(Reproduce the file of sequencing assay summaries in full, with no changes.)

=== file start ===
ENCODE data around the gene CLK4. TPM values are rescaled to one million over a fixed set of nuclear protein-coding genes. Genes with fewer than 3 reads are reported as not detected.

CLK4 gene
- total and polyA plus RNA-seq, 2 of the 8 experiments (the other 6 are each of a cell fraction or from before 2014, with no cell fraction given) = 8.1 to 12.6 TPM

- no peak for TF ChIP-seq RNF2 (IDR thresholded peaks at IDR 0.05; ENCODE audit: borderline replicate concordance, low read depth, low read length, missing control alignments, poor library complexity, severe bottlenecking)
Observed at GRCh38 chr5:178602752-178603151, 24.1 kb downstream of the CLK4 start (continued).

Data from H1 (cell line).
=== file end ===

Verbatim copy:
ENCODE data around the gene CLK4. TPM values are rescaled to one million over a fixed set of nuclear protein-coding genes. Genes with fewer than 3 reads are reported as not detected.

CLK4 gene
- total and polyA plus RNA-seq, 2 of the 8 experiments (the other 6 are each of a cell fraction or from before 2014, with no cell fraction given) = 8.1 to 12.6 TPM

- no peak for TF ChIP-seq RNF2 (IDR thresholded peaks at IDR 0.05; ENCODE audit: borderline replicate concordance, low read depth, low read length, missing control alignments, poor library complexity, severe bottlenecking)
Observed at GRCh38 chr5:178602752-178603151, 24.1 kb downstream of the CLK4 start (continued).

Data from H1 (cell line).